Calling that "double dipping," the ad contended Turner was "the wrong choice for Collier County." The east coast lawyer, Samuel Lopez, lost the primary race to Turner and former Collier Magistrate Jim McGarity. But a close race required a runoff in November's election, when McGarity unseated Turner, ending his nearly 30 years on the bench.
This past week, Turner, who also had been stepping down from hearing Ticket Clinic cases, heard about a dozen of them and adjudicated each guilty, fining the accused $300-$350 in each case. When Bill Moffatt, the Ticket Clinic lawyer, asked for driving school for one person, Turner granted it — but also adjudicated the driver guilty, an unusual move.
"Several of them had no prior records at all," Moffatt said, adding that he objected several times. "He would stare at me and wouldn't say a word."
Moffatt has cases before Turner this coming week, but got his clients to sign up for driving school to avoid having Turner hear them. Ticket Clinic lawyers know their battles against Turner are nearly over: McGarity takes the bench in January. So they're focusing on Carr.
"The case law is clear. He should not be hearing our cases," Hollander said of appeal courts ruling that judges shouldn't hear cases involving associates of election opponents.
This month, Moffatt filed a motion to disqualify Carr from presiding over the trial of Mabel Gonzalez, 40, of Miami, who was ticketed for speeding on I-75. It was one of several he filed.
"Judge Carr has such negative feelings about the undersigned and his law firm that any client of the undersigned is jeopardized in that their right to a fair and impartial judge is compromised," the motion said, noting that Carr's actions would create a "well-founded fear" that defendants wouldn't get a fair hearing.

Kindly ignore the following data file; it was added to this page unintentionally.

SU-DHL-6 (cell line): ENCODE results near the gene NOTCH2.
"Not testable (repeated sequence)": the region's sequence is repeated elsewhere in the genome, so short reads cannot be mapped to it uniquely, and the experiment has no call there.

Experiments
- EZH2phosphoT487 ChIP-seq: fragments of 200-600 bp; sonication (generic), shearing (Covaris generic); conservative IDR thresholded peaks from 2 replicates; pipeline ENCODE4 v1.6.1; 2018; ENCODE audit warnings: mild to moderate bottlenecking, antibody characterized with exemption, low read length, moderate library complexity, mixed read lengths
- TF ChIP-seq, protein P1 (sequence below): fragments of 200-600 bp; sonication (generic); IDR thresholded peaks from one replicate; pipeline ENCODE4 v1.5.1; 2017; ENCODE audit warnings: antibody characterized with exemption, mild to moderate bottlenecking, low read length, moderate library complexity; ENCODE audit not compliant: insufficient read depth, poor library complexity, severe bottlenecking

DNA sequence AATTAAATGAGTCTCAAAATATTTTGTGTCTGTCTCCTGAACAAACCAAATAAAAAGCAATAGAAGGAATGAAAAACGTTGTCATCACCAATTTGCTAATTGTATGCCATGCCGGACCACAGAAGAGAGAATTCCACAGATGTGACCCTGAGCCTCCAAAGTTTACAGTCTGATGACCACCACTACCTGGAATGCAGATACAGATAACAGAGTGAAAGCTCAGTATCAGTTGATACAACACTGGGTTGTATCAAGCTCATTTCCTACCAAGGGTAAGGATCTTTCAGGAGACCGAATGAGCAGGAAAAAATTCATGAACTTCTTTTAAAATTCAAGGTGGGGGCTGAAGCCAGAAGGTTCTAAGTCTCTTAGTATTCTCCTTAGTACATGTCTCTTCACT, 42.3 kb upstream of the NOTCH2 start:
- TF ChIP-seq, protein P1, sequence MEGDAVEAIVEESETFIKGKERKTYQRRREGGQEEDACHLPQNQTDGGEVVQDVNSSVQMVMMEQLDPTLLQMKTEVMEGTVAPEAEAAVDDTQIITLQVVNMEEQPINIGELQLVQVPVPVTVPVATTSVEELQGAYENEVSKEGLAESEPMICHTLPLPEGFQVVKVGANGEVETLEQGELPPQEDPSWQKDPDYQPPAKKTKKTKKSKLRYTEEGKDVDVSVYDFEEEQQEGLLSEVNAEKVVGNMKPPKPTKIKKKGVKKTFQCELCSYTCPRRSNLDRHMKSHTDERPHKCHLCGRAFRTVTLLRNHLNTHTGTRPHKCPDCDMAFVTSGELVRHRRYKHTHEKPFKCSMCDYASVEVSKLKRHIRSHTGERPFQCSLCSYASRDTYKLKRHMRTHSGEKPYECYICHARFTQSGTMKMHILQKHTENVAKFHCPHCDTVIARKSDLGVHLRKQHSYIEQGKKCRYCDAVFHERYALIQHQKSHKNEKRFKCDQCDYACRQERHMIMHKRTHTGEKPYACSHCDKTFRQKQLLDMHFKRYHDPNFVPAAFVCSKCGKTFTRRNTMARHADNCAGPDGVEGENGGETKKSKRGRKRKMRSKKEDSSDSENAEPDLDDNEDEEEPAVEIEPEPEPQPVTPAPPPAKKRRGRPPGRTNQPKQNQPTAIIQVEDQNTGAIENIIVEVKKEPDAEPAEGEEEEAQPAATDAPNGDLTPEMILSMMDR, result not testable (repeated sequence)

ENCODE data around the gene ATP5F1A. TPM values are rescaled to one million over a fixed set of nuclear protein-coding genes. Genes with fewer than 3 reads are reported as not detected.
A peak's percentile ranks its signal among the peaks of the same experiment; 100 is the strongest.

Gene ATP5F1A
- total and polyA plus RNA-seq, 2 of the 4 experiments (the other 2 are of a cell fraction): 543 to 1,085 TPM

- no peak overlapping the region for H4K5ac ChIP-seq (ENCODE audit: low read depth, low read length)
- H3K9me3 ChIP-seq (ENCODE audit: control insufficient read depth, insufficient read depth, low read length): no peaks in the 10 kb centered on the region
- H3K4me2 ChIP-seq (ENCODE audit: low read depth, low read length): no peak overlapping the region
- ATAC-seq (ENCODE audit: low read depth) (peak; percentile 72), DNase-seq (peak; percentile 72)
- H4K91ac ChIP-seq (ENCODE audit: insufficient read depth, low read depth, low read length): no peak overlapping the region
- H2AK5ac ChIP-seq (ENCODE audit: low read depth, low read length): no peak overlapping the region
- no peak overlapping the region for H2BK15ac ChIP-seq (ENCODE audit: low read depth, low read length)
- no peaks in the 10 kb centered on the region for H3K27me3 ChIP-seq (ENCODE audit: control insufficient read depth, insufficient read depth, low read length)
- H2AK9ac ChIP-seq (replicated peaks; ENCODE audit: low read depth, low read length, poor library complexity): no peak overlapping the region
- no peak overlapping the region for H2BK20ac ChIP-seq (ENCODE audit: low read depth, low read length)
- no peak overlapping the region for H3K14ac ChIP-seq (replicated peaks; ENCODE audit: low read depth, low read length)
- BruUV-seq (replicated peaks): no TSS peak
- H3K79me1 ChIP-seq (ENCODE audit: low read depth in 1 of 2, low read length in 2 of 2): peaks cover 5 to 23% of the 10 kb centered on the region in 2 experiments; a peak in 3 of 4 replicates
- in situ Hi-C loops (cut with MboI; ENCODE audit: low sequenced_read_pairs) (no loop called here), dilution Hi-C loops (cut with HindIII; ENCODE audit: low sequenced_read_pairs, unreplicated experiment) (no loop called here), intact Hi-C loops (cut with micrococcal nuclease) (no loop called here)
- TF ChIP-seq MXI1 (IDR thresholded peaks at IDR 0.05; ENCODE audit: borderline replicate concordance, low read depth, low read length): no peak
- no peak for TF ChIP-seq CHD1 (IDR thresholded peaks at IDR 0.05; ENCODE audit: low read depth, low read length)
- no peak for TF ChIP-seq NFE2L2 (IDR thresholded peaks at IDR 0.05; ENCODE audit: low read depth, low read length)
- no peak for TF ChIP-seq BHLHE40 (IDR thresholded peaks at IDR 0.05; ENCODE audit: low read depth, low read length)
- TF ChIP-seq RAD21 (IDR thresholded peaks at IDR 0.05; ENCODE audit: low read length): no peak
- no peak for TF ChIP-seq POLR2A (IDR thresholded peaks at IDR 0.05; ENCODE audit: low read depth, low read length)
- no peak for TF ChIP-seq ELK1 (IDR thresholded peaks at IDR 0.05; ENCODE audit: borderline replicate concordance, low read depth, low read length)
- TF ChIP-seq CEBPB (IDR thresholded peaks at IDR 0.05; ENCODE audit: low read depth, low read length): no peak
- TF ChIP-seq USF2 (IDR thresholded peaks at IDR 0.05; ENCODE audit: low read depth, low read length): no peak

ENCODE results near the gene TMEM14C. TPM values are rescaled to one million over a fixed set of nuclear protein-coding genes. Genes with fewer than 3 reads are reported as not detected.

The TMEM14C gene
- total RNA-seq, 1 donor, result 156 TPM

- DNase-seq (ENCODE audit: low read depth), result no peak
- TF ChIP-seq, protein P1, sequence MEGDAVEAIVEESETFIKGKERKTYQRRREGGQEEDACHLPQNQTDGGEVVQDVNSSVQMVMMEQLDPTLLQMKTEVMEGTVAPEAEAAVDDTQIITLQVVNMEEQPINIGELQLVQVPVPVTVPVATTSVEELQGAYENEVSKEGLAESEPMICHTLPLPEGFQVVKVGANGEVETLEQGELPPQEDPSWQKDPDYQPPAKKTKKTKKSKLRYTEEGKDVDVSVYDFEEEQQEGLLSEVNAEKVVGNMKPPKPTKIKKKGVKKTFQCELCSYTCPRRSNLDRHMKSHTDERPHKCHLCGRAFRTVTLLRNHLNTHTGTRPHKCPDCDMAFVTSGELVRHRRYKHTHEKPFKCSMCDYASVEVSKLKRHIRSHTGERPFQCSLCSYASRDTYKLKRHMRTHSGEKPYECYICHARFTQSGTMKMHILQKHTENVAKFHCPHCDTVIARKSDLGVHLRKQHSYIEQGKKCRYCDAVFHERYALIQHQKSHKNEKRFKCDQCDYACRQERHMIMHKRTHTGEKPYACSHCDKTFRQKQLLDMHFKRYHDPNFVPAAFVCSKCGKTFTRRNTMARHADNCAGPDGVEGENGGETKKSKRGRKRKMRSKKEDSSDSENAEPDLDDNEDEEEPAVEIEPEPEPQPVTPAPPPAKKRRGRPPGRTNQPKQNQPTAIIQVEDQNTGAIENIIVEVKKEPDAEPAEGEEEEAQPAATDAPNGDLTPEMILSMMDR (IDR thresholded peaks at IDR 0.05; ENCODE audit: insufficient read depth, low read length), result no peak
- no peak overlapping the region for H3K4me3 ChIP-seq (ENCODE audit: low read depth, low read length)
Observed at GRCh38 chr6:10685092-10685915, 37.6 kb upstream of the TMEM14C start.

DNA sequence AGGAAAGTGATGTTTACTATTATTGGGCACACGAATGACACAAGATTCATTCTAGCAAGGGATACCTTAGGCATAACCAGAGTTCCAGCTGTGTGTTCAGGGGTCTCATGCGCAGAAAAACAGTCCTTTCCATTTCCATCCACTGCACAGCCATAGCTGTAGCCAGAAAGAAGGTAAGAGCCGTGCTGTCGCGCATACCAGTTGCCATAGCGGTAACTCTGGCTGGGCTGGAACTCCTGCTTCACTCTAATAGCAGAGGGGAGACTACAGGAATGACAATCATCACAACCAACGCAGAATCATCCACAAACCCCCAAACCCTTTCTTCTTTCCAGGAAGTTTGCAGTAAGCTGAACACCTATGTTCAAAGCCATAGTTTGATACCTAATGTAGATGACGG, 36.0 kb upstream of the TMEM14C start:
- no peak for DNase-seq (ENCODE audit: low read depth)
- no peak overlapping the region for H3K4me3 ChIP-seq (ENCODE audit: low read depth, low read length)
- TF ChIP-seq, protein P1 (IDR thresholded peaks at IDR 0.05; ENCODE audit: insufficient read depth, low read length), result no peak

Carr denied the request, saying it wasn't filed in a timely manner.
Moffatt filed an amended motion detailing that his knowledge that Carr would preside over Gonzalez's Nov. 15 trial came on Nov. 5, within a 10-day deadline to file a motion to disqualify.
Moffatt said he heard nothing from Carr, so on the day of the trial, he filed a petition for an emergency writ of prohibition in Collier Circuit Court, asking a circuit judge to restrain Carr from hearing Gonzalez's trial.
"Because it cost $468 to file the writ, we couldn't afford to file it on the rest of them," Moffatt said of his firm's pending cases.
On Nov. 15, Circuit Judge Fred Hardt signed an "order to show cause," asking the State Attorney's Office to file a response to Moffatt's petition within 15 days, telling him why he shouldn't disqualify Carr.
The order halted Gonzalez's case and the State Attorney's Office is expected to respond this coming week. The judge initially denied Moffatt's attempts to continue 15 other cases, but then granted that motion after Moffatt said The Ticket Clinic was considering filing writs of prohibition in those cases.
"If I'm told I shouldn't hear this case, I won't handle any of their cases," Carr said of The Ticket Clinic's cadre of lawyers. "I'll do whatever is right. I just want to be fair."